What the hell are you driving at?

I know. Shut up. Blast you! I have reasons.

This is all of interest to me due to my leanings toward Central Character # 2, Leopold Bloom, who is mostly absent in this section but who fulfills the role of father to Stephen, as we learn he has lost his own son many years earlier. Bloom is therefore haunted by the ghost of his own son, as Stephen is haunted by the ghost of his own father, both coming together in a tidy analogous theory here focused on William Shakespeare, the man.

2. In presenting his theory, this is the first and perhaps only formal time within Ulysses where we see Stephen striving toward his goal of becoming an intellectual.  We have to give him props for this, but at the same time, his theory is refuted at every turn by the collection of assembled scholars. Holes are poked through his theory left and right until Stephen himself admits he does not believe his own theory. He is further trampled upon as one Buck Mulligan enters into the scene to heap additional humiliation upon him, and at the same time remarks disparagingly upon Leopold Bloom (future substitute father), a stranger to Buck and Stephen at this stage, who he saw ogling (observing) the bottom of a statue out in the corridor.  In this way, the repeating themes of Stephen and Bloom sharing in the “outsider” status is brought forth once more (for the 98th time and we’re only half-way through the book!) and the connection between them is reinforced outside of the view of the pure reader.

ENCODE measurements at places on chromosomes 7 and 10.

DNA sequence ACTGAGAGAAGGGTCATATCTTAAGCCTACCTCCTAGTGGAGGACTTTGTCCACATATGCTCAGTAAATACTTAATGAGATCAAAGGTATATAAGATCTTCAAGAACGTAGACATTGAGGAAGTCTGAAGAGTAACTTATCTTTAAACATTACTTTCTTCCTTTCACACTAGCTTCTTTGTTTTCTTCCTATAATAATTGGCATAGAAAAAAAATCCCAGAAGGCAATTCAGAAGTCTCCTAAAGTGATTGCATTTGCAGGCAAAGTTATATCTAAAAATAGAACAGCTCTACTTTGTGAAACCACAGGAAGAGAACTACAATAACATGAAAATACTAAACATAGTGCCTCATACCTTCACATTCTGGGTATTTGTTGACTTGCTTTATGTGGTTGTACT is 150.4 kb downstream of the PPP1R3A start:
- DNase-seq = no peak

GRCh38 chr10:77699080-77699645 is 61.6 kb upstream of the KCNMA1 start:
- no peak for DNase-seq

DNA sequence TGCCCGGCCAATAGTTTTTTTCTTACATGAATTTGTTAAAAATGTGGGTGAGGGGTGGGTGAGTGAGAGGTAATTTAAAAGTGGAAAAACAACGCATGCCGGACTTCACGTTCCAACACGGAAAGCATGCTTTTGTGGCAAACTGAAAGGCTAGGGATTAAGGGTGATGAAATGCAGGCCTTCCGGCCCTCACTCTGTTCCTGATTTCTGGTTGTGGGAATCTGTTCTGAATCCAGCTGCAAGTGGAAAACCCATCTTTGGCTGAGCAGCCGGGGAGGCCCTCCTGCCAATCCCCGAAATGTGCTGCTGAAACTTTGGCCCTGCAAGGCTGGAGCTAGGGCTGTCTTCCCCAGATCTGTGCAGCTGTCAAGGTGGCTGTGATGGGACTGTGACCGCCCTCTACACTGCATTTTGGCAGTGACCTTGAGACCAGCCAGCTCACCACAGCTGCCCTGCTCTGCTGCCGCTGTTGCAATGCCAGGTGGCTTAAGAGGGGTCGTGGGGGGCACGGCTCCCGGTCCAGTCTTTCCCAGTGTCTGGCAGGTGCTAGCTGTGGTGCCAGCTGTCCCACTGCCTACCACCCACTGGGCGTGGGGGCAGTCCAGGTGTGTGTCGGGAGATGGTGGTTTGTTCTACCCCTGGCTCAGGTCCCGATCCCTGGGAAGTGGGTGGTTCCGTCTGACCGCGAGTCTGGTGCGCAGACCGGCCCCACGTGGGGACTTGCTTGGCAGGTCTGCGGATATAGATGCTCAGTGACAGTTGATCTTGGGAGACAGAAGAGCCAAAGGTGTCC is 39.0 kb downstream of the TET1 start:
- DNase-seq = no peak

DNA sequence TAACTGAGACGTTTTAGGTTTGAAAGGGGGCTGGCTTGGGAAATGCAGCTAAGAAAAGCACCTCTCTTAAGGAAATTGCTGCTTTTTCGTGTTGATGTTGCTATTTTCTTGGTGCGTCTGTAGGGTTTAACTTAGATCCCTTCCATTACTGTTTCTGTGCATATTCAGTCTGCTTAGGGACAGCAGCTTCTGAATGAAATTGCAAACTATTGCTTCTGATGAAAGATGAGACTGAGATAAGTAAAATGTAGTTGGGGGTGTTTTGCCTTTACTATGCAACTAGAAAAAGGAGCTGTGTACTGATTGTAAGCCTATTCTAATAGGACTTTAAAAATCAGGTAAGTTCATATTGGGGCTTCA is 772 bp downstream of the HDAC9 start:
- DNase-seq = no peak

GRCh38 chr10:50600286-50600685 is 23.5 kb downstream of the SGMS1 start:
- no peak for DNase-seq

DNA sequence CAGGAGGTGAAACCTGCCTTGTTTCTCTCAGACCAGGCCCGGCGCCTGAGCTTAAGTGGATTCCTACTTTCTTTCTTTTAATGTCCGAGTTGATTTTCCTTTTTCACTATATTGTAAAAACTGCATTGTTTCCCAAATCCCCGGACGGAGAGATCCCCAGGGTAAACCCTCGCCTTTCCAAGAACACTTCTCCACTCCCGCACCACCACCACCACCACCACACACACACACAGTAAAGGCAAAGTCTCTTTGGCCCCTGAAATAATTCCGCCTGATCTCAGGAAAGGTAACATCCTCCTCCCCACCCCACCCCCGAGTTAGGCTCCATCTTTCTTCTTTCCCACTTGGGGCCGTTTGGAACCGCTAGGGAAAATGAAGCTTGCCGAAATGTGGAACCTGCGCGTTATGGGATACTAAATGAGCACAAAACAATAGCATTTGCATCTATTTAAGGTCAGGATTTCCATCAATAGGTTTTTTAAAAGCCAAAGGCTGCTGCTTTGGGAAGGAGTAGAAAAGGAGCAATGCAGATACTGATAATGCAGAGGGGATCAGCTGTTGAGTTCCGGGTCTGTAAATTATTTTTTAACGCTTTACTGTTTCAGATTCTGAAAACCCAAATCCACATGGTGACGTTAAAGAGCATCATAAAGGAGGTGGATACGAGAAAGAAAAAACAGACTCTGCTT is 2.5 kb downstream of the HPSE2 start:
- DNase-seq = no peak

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Episode 3, Proteus – In which Stephen thinks a lot, while walking along the beach.

Our group’s reading schedule is one-part ad-hoc, two-parts relentless. We meet every two weeks and for now are tackling two Episodes per meeting. Given this, we read Episode 1 on its own, as an introduction to the novel and to each other, and then met for our second discussion (with snacks) to discuss Episode 2 and 3 together.  This turned out to be a good pairing.